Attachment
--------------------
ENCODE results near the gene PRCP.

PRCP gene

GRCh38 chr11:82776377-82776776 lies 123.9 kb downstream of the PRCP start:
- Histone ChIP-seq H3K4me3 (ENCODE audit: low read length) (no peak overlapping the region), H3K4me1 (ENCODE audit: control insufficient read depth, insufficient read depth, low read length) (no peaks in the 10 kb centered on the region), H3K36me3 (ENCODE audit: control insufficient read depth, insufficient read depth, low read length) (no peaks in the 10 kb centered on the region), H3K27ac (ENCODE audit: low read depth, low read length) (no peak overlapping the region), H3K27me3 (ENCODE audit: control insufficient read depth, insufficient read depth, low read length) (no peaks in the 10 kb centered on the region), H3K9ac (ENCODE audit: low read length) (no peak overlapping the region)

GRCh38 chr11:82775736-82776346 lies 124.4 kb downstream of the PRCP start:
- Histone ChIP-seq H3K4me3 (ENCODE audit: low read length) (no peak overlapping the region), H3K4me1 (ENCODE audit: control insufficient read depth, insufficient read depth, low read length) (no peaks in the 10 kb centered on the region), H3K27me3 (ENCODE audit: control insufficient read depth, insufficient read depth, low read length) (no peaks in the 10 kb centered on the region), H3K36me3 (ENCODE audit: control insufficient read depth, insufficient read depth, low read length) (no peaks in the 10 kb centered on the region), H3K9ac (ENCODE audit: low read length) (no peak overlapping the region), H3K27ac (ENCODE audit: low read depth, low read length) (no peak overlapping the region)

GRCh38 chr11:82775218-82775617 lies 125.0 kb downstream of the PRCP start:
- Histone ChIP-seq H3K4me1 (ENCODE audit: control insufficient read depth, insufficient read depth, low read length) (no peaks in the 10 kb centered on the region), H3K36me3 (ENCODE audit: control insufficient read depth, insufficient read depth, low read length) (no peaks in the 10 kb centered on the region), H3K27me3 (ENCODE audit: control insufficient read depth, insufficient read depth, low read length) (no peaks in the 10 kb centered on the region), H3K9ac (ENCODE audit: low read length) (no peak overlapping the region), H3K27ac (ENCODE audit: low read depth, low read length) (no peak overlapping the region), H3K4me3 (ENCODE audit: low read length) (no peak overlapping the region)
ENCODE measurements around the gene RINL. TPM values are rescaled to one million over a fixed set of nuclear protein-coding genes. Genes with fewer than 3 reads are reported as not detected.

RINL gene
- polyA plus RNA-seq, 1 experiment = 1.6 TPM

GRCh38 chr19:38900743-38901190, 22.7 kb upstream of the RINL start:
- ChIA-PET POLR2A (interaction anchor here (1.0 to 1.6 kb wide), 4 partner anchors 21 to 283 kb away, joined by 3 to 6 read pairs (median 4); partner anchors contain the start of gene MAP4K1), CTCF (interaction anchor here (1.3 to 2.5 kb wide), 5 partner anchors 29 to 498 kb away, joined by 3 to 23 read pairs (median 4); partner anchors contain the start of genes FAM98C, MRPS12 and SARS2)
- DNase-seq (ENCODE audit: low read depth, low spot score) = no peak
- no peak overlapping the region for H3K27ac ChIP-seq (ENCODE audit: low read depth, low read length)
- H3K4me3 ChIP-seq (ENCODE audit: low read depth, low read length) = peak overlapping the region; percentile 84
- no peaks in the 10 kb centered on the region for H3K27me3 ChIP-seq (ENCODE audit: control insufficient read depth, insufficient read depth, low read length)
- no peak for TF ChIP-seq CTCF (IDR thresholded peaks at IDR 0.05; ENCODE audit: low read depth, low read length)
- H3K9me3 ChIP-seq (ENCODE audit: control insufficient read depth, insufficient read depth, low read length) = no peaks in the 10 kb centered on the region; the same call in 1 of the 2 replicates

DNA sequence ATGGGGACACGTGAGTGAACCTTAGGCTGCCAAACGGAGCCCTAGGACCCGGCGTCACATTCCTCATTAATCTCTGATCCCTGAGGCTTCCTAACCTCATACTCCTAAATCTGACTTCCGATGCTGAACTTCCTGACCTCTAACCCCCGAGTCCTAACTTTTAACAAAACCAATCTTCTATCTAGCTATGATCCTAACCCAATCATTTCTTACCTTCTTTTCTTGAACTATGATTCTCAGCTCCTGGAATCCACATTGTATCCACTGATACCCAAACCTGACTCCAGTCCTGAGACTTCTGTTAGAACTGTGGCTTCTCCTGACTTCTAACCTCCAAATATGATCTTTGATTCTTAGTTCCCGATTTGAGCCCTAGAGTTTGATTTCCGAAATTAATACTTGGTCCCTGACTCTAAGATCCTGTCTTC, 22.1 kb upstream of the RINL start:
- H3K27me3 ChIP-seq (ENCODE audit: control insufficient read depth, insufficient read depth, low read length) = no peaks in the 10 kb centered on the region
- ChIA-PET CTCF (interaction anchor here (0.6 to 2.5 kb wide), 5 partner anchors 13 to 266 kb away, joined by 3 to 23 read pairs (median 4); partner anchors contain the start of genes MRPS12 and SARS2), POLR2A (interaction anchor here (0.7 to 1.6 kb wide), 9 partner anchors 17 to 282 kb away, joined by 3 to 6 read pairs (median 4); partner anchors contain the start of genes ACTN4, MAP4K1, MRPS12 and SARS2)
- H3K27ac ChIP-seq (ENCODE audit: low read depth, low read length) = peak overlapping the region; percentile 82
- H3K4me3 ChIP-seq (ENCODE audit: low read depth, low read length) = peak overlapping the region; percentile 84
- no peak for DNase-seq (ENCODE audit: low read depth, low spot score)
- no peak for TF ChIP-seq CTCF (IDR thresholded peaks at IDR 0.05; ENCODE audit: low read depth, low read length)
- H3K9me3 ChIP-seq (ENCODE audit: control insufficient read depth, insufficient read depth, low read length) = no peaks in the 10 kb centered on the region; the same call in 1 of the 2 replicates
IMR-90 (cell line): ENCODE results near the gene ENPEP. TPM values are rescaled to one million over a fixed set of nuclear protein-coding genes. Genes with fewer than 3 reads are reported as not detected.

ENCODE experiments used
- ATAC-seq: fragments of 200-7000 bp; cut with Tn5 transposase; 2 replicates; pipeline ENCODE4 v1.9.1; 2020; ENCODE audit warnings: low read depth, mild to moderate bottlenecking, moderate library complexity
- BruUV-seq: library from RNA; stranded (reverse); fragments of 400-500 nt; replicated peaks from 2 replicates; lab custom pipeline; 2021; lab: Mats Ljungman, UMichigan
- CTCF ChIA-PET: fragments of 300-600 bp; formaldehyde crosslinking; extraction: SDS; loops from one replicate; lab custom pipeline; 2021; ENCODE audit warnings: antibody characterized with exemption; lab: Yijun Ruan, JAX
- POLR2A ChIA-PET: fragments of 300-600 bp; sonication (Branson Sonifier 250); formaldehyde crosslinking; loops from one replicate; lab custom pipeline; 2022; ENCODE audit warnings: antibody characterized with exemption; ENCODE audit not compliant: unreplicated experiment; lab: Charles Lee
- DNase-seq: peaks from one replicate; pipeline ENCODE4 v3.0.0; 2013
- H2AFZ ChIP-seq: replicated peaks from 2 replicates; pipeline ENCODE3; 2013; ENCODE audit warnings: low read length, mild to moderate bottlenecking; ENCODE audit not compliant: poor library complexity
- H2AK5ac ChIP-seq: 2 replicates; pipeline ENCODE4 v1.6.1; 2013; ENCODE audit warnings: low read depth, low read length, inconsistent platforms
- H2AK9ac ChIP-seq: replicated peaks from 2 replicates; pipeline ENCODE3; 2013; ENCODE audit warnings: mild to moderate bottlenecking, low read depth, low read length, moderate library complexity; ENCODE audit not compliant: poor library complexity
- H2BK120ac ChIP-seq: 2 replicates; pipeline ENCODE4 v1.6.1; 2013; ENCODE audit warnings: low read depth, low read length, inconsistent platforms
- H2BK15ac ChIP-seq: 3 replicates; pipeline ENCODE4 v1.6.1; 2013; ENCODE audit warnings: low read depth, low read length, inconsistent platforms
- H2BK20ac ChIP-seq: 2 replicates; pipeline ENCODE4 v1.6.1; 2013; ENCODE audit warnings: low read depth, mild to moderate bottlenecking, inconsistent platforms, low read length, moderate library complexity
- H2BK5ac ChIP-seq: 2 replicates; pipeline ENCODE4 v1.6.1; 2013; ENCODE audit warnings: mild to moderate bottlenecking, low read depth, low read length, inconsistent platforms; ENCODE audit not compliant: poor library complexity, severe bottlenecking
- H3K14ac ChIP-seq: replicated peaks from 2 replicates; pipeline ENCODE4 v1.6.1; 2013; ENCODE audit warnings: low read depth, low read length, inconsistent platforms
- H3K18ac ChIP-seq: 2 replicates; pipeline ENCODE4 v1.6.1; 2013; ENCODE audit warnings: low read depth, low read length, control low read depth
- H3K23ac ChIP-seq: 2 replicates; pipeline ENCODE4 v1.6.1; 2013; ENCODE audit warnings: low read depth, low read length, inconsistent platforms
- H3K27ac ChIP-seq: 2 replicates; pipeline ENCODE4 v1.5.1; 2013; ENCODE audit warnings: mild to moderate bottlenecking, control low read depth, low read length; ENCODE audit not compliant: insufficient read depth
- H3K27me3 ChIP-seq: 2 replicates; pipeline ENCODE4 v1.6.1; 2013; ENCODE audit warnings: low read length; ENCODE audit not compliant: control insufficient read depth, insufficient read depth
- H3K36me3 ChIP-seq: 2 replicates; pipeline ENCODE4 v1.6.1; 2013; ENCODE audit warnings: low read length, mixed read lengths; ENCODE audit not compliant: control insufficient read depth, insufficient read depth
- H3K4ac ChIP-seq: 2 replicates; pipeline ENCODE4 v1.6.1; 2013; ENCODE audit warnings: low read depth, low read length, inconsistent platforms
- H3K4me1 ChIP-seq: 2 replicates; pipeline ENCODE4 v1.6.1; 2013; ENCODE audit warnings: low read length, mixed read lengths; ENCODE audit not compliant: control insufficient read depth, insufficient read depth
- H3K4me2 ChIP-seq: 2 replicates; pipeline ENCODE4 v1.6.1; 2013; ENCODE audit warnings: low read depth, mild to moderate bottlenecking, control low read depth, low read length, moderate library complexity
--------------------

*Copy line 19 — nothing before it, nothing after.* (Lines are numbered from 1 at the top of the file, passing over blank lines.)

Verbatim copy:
- H3K9me3 ChIP-seq (ENCODE audit: control insufficient read depth, insufficient read depth, low read length) = no peaks in the 10 kb centered on the region; the same call in 1 of the 2 replicates